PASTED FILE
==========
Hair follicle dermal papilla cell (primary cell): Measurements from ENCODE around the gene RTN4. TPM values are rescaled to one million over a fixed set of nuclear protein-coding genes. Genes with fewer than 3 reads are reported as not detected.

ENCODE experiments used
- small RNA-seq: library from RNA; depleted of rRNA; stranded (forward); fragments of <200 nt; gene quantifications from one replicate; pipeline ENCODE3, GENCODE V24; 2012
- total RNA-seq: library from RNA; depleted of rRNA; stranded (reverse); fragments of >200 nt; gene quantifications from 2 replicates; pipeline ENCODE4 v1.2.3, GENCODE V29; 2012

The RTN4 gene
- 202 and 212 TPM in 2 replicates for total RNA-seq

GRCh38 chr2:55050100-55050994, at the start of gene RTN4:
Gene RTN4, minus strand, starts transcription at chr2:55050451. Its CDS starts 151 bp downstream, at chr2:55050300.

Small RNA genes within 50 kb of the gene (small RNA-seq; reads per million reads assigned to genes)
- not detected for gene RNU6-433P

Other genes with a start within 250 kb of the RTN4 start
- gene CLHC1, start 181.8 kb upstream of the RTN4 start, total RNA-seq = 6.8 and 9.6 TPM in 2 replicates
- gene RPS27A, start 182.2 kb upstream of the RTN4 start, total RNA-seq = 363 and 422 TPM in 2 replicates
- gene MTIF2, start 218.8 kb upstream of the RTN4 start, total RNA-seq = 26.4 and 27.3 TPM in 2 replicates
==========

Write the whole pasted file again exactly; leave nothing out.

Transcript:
Hair follicle dermal papilla cell (primary cell): Measurements from ENCODE around the gene RTN4. TPM values are rescaled to one million over a fixed set of nuclear protein-coding genes. Genes with fewer than 3 reads are reported as not detected.

ENCODE experiments used
- small RNA-seq: library from RNA; depleted of rRNA; stranded (forward); fragments of <200 nt; gene quantifications from one replicate; pipeline ENCODE3, GENCODE V24; 2012
- total RNA-seq: library from RNA; depleted of rRNA; stranded (reverse); fragments of >200 nt; gene quantifications from 2 replicates; pipeline ENCODE4 v1.2.3, GENCODE V29; 2012

The RTN4 gene
- 202 and 212 TPM in 2 replicates for total RNA-seq

GRCh38 chr2:55050100-55050994, at the start of gene RTN4:
Gene RTN4, minus strand, starts transcription at chr2:55050451. Its CDS starts 151 bp downstream, at chr2:55050300.

Small RNA genes within 50 kb of the gene (small RNA-seq; reads per million reads assigned to genes)
- not detected for gene RNU6-433P

Other genes with a start within 250 kb of the RTN4 start
- gene CLHC1, start 181.8 kb upstream of the RTN4 start, total RNA-seq = 6.8 and 9.6 TPM in 2 replicates
- gene RPS27A, start 182.2 kb upstream of the RTN4 start, total RNA-seq = 363 and 422 TPM in 2 replicates
- gene MTIF2, start 218.8 kb upstream of the RTN4 start, total RNA-seq = 26.4 and 27.3 TPM in 2 replicates